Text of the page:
|Martin Henry Ruter|
April 3, 1785|
Charlton, Worcester County, Massachusetts, U.S.A.
|Died||May 16, 1838
Washington-on-the-Brazos, Republic of Texas
Rev. Martin Henry Ruter, D.D. (April 3, 1785 - May 16, 1838) was a prominent Methodist minister, missionary and educator of the early 19th century.
The son of a blacksmith, Ruter was born in Massachusetts but moved with his family to Vermont at an early age. Largely self-educated, he read English literature and taught himself Hebrew, Greek, Latin, and French. After being called into the ministry, he joined the New York Conference of the Methodist Episcopal Church in 1801 and received his elder’s orders from Bishop Francis Asbury in 1805.
The early years of Ruter’s ministerial career were spent in New Hampshire. There were few Methodists in New England at that time, forcing ministers like Ruter to ride a large circuit. In 1811 he was sent to Portland, Maine and then on to North Yarmouth. In 1815 he was stationed in Salisbury, Massachusetts for a time and then sent to Montreal. There he took advantage of the settings to learn French while also becoming a pupil of a rabbi and studying Hebrew. By 1817, Ruter was back in the United States and preaching in Philadelphia. The following year, Asbury College in Baltimore granted him a Master of Arts degree.
Career in education 
In his thirties, Ruter began to focus his career more on education. He was hired as the first principal of Newmarket Academy in New Hampshire and in 1821 was offered a professorship of Oriental Literature at Cincinnati College. The following year, he helped found Augusta College in Kentucky and served as the institution's first president. In recognition of his contributions to education, Transylvania College, Lexington, Kentucky, awarded Ruter a Doctor of Divinity degree in 1822. He was the first Methodist clergyman to receive this honor.
In 1820 the General Conference chose Ruter to establish a new branch of the Methodist Book Concern in Cincinnati. During his eight years as book agent, he edited or wrote more than a dozen books, the most influential of which, History of the Christian Church (1832), was required reading for Methodist preachers for several decades. At his death, he left unfinished a "Plea for Africa as a Field for Missionary Labor" and a "Life of Bishop Asbury."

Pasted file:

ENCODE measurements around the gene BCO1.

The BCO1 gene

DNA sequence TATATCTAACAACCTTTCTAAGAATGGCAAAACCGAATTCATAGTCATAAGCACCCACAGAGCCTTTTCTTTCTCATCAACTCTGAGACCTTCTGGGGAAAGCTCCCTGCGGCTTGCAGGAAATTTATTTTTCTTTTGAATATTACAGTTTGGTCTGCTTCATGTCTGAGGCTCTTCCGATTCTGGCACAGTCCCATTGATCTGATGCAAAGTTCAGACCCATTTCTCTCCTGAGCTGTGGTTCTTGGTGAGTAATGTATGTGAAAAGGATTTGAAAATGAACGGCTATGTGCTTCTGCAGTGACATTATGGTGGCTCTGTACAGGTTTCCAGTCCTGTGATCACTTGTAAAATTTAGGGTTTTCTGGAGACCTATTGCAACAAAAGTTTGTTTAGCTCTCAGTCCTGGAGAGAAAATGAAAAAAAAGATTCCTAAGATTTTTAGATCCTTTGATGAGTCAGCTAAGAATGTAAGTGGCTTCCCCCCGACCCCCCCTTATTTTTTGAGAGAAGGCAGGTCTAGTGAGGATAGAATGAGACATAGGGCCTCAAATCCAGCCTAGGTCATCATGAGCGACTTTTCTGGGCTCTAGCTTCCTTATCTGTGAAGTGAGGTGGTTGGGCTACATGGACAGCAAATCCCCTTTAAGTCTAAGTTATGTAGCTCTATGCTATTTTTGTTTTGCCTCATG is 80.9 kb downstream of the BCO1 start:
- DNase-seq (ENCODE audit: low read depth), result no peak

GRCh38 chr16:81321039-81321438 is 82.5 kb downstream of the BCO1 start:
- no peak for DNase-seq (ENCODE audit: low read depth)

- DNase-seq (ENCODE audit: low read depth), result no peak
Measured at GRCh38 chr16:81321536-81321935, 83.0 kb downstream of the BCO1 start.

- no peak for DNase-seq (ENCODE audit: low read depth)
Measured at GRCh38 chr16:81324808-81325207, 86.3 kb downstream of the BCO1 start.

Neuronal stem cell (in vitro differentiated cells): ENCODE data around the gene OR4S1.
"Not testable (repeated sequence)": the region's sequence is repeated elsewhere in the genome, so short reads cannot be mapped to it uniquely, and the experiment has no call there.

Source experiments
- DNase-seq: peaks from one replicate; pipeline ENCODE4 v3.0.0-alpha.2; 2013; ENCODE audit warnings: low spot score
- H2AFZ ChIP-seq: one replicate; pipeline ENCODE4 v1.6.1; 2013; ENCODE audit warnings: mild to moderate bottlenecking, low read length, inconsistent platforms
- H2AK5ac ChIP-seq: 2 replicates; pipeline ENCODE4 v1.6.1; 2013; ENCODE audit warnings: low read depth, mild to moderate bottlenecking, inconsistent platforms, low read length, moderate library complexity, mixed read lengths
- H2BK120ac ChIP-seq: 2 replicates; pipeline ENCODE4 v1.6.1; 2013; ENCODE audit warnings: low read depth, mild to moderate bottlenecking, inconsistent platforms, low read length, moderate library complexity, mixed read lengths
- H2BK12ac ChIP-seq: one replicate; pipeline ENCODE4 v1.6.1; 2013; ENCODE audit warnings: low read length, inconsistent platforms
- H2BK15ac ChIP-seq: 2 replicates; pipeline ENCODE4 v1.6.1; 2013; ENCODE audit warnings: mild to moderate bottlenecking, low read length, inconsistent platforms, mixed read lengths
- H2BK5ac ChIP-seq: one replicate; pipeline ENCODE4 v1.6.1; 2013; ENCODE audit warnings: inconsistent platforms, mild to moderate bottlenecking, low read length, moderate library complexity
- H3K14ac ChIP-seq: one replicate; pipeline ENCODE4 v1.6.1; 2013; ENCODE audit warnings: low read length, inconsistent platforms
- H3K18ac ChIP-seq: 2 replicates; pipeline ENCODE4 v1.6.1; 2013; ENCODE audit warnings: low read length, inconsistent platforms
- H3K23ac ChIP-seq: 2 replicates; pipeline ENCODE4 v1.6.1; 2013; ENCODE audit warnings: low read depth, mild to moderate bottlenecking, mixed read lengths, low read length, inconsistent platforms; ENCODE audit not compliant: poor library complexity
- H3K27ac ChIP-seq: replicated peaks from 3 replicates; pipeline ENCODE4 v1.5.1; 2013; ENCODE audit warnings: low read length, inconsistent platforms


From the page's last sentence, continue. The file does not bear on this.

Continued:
In 1833, Ruter moved back east to Meadville, Pennsylvania to take over as president of Allegheny College. He remained in that position until 1837. Ruter Hall at Allegheny College, built in 1853 and today housing offices for modern and classical languages faculty, was named in honor of Martin Ruter.
In May 1836 Ruter volunteered for missionary service in the new Republic of Texas. Within a year the Methodist Missionary Society established the Texas Mission, and the bishops appointed Ruter superintendent. He resigned the presidency of Allegheny College and moved with his family to New Albany, Indiana, where two of his brothers resided, in the summer of 1837. Taking a large supply of Bibles, hymnals, and Sunday school books, he headed for Texas in early November with David Ayres as his companion and guide. On November 23, 1837, they crossed the Sabine River at Gaines Ferry, and entered Texas. In the following weeks, Ruter preached at various locations in including Nacogdoches and Washington-on-the-Brazos. By mid-December he was in Houston, where he preached in Congress Hall. He also met with President Sam Houston, Vice President Mirabeau Lamar and other leaders and gained their support for creating an institution of higher learning. Ruter received pledges from several men willing to donate land and he drew up articles of a charter to be presented to the next session of the Texas Congress. The site apparently most favored for a school was at Bastrop or near Chappell Hill.
In the meantime Ruter continued his missionary work. He traveled constantly, and he reportedly exceeded 2,200 miles on horseback. The hours of exposure to rain and cold finally took their toll, and in April, when Ruter attempted a journey to the East to raise money for the mission and to bring his family to Texas, he became ill and was forced to return to Washington-on-the-Brazos. He died there on May 16, 1838, apparently of typhoid fever complicated by pneumonia. His vision was realized in 1840 with the founding of Rutersville College and the formation of the Texas Conference of the Methodist Episcopal Church.
Personal life 
In 1805, Ruter married Sybil Robertson of Chesterfield, New Hampshire. She died only three years later and neither of the couple’s two offspring survived childhood. In 1810, Ruter married Ruth Young of Concord, New Hampshire. This marriage produced eight children, one of whom, Augustus Ruter, followed in his father’s footsteps and was a professor of languages at both Allegheny College and Transylvania University. Two other sons, Philander and Marcellus, also became Methodist ministers.
Martin Ruter’s youngest brother, Calvin W. Ruter, was a prominent Methodist minister in Indiana and considered a founding father of DePauw University.
- "Martin Ruter"; Smith, Ernest Ashton, Methodist Book Concern, New York, 1915
- "Texas Methodist Historical Quarterly"; Cody, C.C., Ed., Georgetown, Texas, 1909
- "Martin Ruter: Pioneer in Methodist Education"; Board of Education of the Methodist Church, Nashville, 1956